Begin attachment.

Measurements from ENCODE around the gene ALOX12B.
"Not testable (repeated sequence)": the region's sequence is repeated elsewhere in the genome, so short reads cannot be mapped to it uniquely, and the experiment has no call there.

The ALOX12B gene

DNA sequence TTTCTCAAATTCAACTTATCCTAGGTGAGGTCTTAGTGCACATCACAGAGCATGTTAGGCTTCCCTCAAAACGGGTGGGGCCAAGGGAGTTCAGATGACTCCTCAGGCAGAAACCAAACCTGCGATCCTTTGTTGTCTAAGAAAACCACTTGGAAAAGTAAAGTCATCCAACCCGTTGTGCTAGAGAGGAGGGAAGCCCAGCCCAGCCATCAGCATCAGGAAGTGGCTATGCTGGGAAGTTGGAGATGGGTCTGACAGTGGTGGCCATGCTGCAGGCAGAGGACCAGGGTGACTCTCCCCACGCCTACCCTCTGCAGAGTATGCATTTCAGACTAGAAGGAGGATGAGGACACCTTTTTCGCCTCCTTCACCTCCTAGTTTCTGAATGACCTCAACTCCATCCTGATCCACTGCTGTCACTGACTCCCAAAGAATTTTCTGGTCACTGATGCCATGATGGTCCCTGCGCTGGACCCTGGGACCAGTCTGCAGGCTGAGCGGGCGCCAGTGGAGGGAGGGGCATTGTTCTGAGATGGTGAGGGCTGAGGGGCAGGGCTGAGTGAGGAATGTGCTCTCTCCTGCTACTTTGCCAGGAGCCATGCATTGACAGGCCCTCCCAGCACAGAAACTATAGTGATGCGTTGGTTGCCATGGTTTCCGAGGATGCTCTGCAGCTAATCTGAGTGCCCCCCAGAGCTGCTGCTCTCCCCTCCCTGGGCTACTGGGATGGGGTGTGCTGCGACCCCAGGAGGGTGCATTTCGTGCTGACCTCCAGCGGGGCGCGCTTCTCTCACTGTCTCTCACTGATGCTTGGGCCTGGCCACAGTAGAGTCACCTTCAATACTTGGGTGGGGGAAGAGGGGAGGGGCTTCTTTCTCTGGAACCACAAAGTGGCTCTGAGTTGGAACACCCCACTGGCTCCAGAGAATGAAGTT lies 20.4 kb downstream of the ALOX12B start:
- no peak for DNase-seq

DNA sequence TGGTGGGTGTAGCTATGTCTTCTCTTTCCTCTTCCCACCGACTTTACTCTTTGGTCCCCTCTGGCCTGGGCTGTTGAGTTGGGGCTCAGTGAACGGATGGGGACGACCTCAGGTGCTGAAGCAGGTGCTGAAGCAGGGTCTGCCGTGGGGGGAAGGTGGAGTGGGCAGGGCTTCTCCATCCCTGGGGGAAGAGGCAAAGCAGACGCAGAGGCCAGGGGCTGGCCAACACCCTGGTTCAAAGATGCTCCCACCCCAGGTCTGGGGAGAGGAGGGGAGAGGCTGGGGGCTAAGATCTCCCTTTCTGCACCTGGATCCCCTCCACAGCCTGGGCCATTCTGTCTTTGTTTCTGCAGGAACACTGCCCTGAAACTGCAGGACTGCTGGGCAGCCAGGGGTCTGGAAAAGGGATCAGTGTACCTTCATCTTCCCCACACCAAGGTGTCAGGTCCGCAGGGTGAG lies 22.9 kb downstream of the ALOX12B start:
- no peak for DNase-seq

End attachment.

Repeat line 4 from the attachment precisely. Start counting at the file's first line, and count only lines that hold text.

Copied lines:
DNA sequence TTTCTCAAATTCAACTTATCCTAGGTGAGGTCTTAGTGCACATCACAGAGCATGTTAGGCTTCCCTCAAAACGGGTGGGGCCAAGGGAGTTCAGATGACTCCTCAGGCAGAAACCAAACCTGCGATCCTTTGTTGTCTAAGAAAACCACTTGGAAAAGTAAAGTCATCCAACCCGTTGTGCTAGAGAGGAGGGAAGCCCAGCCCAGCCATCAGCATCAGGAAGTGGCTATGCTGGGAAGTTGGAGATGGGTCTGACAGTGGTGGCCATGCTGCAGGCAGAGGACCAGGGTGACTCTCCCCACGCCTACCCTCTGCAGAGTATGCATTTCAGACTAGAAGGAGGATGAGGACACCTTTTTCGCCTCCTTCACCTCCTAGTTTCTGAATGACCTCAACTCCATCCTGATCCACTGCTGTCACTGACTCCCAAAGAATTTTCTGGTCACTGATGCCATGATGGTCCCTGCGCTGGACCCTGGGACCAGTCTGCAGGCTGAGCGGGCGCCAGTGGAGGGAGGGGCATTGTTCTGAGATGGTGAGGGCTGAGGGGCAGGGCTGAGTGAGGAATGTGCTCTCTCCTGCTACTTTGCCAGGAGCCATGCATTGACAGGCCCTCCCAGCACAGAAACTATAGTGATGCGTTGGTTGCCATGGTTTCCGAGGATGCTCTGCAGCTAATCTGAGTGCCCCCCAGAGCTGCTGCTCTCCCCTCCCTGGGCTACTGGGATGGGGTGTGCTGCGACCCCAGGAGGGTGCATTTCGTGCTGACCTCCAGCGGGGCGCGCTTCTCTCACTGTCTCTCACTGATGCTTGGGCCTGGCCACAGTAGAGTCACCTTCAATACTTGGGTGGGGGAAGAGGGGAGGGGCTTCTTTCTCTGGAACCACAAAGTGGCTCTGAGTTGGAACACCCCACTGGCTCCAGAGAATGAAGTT lies 20.4 kb downstream of the ALOX12B start: